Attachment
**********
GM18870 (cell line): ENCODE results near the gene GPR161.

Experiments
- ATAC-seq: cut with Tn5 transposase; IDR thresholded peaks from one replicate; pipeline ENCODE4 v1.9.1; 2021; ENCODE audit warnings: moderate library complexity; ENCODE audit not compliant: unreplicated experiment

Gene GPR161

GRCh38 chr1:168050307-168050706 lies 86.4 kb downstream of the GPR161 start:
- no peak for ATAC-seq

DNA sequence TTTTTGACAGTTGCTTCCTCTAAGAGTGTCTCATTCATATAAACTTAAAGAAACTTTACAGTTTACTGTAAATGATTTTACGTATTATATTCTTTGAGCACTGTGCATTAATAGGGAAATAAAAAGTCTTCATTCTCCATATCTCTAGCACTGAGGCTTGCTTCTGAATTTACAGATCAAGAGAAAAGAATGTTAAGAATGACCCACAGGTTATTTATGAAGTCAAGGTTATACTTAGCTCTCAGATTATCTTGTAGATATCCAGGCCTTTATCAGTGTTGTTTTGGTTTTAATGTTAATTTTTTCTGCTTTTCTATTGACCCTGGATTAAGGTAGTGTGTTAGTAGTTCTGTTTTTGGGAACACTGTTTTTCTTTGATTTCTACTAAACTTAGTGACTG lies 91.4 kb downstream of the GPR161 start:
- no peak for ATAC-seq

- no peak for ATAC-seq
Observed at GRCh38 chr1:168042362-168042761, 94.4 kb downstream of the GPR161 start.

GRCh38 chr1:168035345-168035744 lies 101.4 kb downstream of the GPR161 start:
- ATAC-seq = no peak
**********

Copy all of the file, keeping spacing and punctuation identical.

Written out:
GM18870 (cell line): ENCODE results near the gene GPR161.

Experiments
- ATAC-seq: cut with Tn5 transposase; IDR thresholded peaks from one replicate; pipeline ENCODE4 v1.9.1; 2021; ENCODE audit warnings: moderate library complexity; ENCODE audit not compliant: unreplicated experiment

Gene GPR161

GRCh38 chr1:168050307-168050706 lies 86.4 kb downstream of the GPR161 start:
- no peak for ATAC-seq

DNA sequence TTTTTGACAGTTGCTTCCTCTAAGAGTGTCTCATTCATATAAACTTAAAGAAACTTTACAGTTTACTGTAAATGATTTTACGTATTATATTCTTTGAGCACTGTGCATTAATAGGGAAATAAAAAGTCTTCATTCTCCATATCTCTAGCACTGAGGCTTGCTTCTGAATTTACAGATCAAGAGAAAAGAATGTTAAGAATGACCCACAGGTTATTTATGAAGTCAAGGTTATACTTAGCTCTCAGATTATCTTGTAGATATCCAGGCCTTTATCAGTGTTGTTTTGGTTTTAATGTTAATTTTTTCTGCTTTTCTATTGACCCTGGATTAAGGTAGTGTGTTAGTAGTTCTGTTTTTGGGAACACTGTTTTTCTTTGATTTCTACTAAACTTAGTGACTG lies 91.4 kb downstream of the GPR161 start:
- no peak for ATAC-seq

- no peak for ATAC-seq
Observed at GRCh38 chr1:168042362-168042761, 94.4 kb downstream of the GPR161 start.

GRCh38 chr1:168035345-168035744 lies 101.4 kb downstream of the GPR161 start:
- ATAC-seq = no peak